Reel Society

Movie reviews to the latest movies, in theaters and on DVD.

The Messenger

The Messenger has now been in limited release for three weeks and there is hardly anyone talking about it. It’s a shame because this is one of the best films of the year.

Staff Sergeant Will Montgomery (Ben Foster) was injured in Iraq and came home with three months of service left on his tour.  He arrives and meets his former girlfriend Kelly (Jena Malone) who he had been friends with for most of his life. She got together with another man while he was serving. Will then finds out that for the next three months he will serve as a casualty notification officer.

He will be serving alongside Captain Tony Stone (Woody Harrelson) and together they will notify people that their loved ones have been killed in action. I don’t think there can be a more difficult and stressful job out there. Due to the sensitivity and dangerous nature of the job there is protocol that must be followed and Tony explains to Will the importance of following these rules.

Among the protocol is that they can only notify during certain hours, they can only reveal the news to the one specific person they were ordered to, they have to knock first and only use the door bell if no one answers. Tony believes ringing a doorbell and hearing music might break their concentration and throw them off. I never thought about the details and intricacies that go into a job like this but it all made perfect sense as I watched the two men go about their routine.

Every visit they make is like a short story within the film. Each of these scenes are as intense as the next and we find ourselves intimately in the lives of people we just met on screen. One particular scene in which they visit Dale Martin (Steve Buscemi), the father of a son who was recently killed, is one my favorite scenes in a film this year. Buscemi creates an empathetic character in just a few minutes of screen time.

The acting is as good as it gets here. Ben Foster over the past few years has become someone whose movies I am always looking out for. You know he is someone that is always going to bring 110% to a role. He can display a range of emotion with just his eyes alone and at the same time he can get as crazed and violent on screen as anyone else working today. See Alpha Dog or 3:10 To Yuma to name a few of his finest performances.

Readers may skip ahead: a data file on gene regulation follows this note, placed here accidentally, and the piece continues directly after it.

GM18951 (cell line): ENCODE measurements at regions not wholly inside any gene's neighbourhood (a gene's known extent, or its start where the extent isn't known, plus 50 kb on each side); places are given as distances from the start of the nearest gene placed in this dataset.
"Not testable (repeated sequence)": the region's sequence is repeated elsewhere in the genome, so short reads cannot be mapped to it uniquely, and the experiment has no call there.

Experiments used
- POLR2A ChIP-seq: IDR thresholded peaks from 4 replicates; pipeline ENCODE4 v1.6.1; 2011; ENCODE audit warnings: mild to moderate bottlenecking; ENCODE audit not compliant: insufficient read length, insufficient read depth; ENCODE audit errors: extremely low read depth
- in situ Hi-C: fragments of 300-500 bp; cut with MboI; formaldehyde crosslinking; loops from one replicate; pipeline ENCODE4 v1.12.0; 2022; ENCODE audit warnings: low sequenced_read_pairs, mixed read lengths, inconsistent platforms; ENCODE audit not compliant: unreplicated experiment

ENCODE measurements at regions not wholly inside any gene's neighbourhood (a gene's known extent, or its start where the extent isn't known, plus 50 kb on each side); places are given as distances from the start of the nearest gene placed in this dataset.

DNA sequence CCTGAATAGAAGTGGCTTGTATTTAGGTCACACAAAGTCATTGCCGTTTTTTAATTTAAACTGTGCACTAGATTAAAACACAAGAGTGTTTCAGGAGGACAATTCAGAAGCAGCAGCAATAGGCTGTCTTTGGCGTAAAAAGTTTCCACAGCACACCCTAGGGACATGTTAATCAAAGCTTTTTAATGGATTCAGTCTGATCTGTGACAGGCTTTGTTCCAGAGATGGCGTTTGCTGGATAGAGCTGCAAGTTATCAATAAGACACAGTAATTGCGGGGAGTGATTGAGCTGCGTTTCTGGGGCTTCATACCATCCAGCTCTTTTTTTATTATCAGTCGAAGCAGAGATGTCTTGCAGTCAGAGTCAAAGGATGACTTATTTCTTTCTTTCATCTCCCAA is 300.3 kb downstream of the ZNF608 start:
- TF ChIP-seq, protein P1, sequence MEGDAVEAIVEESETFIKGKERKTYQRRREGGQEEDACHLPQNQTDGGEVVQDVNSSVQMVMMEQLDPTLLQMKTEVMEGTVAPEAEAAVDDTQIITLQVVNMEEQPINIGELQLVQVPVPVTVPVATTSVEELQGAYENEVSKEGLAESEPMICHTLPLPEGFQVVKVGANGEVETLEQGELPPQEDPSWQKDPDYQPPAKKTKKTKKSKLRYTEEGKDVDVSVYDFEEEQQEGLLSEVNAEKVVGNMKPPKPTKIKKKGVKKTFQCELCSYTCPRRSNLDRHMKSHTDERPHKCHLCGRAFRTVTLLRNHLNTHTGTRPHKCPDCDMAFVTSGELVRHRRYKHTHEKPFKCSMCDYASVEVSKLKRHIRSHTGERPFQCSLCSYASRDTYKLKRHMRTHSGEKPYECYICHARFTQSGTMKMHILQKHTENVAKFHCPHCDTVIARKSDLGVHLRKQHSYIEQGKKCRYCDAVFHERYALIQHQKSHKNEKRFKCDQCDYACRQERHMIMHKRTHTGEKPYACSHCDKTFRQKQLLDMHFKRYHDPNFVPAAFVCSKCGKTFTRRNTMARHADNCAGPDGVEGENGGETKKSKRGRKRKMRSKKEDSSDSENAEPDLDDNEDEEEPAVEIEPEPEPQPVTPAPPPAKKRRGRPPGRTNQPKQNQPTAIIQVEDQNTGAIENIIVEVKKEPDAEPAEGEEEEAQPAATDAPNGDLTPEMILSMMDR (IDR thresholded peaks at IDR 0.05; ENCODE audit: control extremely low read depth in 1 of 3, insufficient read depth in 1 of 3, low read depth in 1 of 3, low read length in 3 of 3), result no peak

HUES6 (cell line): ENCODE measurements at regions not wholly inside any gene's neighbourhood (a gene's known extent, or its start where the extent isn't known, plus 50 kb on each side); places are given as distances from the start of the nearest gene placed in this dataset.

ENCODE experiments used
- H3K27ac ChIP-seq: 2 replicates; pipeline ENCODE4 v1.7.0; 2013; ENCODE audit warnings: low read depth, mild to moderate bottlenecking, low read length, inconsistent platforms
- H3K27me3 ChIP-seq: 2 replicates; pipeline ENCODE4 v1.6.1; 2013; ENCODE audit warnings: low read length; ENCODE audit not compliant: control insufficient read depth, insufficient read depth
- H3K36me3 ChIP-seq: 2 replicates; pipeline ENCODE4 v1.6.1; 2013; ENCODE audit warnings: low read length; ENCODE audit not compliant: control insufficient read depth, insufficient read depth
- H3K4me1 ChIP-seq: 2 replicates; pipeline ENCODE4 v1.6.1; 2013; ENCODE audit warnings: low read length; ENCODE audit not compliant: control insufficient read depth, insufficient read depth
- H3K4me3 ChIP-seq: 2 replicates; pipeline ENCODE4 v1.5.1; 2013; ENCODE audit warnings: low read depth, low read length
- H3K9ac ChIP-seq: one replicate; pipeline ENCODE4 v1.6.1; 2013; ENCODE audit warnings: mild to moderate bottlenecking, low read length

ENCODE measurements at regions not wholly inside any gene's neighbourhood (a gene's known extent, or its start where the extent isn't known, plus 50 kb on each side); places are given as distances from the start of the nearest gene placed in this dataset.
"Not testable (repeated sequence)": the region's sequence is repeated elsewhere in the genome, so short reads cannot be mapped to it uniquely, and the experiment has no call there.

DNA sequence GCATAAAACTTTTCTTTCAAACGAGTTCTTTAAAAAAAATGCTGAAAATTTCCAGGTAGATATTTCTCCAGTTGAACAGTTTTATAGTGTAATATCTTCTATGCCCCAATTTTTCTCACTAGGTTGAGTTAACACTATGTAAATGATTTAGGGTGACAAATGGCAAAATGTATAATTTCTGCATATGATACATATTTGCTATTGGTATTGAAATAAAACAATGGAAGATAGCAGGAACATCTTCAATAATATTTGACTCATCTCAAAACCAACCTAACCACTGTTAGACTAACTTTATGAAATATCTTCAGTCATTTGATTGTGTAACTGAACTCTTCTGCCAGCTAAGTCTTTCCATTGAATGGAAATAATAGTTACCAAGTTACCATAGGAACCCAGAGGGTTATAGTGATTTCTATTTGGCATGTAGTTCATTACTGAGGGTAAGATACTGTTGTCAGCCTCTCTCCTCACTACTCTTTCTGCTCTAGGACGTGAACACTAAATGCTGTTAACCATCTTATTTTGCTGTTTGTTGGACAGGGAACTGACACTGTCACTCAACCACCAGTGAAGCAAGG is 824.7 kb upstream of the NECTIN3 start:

Woody Harrelson surprisingly is still a much underrated actor at this point in his career. He makes great choices in the films he does and performs to high level consistently in them. His work in The Messenger is his best in recent years. People will remember his final scene with Foster but the moment that stood out for me was the look on his face as he watched Foster’s character break protocol in a supermarket.

 The Messenger is a compelling film that looks intimately at the lives of two soldiers who have had vastly different experiences at war but now find themselves as a team handling one of the most difficult jobs imaginable. The chemistry between Harrelson and Foster is so natural one would think they have been working together for years.

This film does not rely on a grand score, lavish costumes and set pieces or special effects to get its theme across. It is that much more effective in its simplicity and documentary style camerawork, much like my favorite film of last year The Wrestler.



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